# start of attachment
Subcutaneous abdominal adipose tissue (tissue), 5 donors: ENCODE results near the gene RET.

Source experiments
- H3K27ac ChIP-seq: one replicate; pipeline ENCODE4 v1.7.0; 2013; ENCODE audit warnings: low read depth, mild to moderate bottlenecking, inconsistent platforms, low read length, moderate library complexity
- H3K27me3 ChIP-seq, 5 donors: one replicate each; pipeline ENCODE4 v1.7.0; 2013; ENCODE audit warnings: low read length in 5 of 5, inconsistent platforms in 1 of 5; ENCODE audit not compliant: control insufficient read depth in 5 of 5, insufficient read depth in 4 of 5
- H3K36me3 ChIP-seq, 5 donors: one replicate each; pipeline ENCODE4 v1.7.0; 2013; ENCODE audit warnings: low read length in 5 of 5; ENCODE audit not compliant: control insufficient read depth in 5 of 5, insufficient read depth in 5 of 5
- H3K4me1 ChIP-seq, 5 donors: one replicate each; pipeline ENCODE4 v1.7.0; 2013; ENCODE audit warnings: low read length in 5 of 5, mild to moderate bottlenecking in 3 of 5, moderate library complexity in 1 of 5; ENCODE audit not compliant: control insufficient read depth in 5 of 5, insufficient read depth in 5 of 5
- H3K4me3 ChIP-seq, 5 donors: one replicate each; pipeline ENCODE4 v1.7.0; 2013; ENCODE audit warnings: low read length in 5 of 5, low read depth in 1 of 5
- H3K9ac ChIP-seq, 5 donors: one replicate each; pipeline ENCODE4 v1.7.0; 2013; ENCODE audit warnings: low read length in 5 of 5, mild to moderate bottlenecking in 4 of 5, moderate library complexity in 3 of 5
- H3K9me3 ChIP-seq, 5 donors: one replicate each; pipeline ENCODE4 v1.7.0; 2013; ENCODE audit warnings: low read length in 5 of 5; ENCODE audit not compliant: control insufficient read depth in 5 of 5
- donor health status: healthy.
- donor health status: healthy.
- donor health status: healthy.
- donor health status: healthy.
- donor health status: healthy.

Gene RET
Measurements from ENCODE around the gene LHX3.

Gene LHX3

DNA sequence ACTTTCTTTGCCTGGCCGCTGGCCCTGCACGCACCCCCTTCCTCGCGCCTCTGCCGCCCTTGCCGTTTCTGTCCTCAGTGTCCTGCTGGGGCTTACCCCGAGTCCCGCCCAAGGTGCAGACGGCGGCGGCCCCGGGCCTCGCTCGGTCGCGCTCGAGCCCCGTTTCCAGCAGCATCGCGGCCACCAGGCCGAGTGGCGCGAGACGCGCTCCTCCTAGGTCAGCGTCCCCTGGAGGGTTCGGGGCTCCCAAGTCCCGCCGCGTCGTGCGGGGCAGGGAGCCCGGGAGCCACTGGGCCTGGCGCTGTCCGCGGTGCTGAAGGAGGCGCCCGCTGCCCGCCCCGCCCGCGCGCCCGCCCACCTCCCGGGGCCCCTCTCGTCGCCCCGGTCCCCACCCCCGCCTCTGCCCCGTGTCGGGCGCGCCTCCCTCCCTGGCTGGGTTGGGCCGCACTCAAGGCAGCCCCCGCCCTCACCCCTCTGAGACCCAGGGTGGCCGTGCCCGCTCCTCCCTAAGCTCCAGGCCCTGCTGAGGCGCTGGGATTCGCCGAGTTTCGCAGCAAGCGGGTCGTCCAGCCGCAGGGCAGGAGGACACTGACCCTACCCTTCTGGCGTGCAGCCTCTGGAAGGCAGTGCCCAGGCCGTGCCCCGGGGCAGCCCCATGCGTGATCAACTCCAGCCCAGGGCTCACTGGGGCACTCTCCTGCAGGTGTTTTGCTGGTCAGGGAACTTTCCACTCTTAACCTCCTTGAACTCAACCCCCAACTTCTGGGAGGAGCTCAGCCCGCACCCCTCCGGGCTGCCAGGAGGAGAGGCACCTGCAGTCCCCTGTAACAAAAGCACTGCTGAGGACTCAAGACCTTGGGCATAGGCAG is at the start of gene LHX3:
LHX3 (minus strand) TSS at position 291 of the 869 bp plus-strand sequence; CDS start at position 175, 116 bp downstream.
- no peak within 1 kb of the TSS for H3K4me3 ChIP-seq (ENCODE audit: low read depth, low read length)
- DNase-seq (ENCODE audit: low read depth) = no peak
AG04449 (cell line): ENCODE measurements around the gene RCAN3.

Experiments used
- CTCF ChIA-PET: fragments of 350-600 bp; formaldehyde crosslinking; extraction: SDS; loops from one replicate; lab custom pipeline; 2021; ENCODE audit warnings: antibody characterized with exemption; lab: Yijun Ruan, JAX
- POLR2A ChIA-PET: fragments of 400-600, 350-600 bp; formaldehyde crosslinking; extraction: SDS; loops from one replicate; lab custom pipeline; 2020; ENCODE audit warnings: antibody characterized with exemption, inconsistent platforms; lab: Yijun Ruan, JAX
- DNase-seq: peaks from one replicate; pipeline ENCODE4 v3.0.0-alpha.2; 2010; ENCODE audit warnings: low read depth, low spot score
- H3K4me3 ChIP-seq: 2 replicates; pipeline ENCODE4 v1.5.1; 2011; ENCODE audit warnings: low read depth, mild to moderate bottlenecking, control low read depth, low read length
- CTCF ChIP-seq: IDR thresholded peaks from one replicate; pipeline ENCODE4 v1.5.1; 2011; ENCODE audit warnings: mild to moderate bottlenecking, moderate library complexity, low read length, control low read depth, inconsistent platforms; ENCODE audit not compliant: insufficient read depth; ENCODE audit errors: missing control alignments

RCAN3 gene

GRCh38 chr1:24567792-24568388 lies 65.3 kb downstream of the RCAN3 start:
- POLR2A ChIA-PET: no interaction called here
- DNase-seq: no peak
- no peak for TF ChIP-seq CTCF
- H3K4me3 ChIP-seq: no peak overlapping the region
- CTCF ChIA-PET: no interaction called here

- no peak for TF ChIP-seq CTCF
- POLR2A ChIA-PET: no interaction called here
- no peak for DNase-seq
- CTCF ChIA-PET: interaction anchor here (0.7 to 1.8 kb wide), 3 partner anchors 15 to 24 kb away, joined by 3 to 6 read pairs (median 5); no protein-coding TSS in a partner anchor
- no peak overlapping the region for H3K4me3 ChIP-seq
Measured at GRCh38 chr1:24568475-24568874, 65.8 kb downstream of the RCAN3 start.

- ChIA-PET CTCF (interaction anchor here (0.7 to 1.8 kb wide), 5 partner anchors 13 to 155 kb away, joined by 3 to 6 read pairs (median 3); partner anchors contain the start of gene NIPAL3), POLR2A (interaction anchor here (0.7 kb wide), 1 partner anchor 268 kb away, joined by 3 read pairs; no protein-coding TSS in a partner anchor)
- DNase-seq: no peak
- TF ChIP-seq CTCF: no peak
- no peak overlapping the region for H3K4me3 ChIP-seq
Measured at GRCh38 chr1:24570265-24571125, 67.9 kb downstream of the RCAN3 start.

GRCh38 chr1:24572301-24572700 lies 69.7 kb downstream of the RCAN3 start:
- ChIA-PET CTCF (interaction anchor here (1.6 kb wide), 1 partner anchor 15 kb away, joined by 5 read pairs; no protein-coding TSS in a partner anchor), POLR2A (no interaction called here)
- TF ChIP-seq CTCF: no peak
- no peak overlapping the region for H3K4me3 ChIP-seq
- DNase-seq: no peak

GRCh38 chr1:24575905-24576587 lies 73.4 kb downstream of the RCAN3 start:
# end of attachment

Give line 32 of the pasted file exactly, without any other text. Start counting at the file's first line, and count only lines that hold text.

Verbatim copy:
- DNase-seq: no peak